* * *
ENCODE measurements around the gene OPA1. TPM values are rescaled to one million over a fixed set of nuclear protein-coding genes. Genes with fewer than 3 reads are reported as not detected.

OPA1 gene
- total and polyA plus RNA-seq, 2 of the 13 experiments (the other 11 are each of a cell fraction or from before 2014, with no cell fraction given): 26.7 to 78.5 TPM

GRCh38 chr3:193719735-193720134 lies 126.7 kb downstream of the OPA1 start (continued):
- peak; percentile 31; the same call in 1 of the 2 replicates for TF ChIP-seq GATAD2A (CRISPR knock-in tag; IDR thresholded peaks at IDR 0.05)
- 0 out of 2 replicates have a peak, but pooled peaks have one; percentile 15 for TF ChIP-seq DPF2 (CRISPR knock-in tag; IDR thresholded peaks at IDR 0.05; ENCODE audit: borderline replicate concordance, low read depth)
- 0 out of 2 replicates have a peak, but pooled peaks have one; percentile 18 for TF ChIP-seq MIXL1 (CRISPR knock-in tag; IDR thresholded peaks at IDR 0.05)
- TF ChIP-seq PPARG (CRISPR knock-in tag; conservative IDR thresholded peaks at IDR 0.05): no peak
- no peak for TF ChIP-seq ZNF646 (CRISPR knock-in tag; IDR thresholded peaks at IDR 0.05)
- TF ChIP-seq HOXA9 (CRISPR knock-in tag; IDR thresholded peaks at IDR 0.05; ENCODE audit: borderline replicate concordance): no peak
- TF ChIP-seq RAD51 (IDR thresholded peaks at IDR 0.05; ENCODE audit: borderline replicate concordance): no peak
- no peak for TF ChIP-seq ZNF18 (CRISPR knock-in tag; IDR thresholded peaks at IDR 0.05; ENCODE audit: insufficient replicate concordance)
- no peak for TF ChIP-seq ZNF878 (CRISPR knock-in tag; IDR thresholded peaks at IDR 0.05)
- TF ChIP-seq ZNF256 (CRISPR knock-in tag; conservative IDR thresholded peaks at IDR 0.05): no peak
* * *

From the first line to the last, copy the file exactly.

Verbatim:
ENCODE measurements around the gene OPA1. TPM values are rescaled to one million over a fixed set of nuclear protein-coding genes. Genes with fewer than 3 reads are reported as not detected.

OPA1 gene
- total and polyA plus RNA-seq, 2 of the 13 experiments (the other 11 are each of a cell fraction or from before 2014, with no cell fraction given): 26.7 to 78.5 TPM

GRCh38 chr3:193719735-193720134 lies 126.7 kb downstream of the OPA1 start (continued):
- peak; percentile 31; the same call in 1 of the 2 replicates for TF ChIP-seq GATAD2A (CRISPR knock-in tag; IDR thresholded peaks at IDR 0.05)
- 0 out of 2 replicates have a peak, but pooled peaks have one; percentile 15 for TF ChIP-seq DPF2 (CRISPR knock-in tag; IDR thresholded peaks at IDR 0.05; ENCODE audit: borderline replicate concordance, low read depth)
- 0 out of 2 replicates have a peak, but pooled peaks have one; percentile 18 for TF ChIP-seq MIXL1 (CRISPR knock-in tag; IDR thresholded peaks at IDR 0.05)
- TF ChIP-seq PPARG (CRISPR knock-in tag; conservative IDR thresholded peaks at IDR 0.05): no peak
- no peak for TF ChIP-seq ZNF646 (CRISPR knock-in tag; IDR thresholded peaks at IDR 0.05)
- TF ChIP-seq HOXA9 (CRISPR knock-in tag; IDR thresholded peaks at IDR 0.05; ENCODE audit: borderline replicate concordance): no peak
- TF ChIP-seq RAD51 (IDR thresholded peaks at IDR 0.05; ENCODE audit: borderline replicate concordance): no peak
- no peak for TF ChIP-seq ZNF18 (CRISPR knock-in tag; IDR thresholded peaks at IDR 0.05; ENCODE audit: insufficient replicate concordance)
- no peak for TF ChIP-seq ZNF878 (CRISPR knock-in tag; IDR thresholded peaks at IDR 0.05)
- TF ChIP-seq ZNF256 (CRISPR knock-in tag; conservative IDR thresholded peaks at IDR 0.05): no peak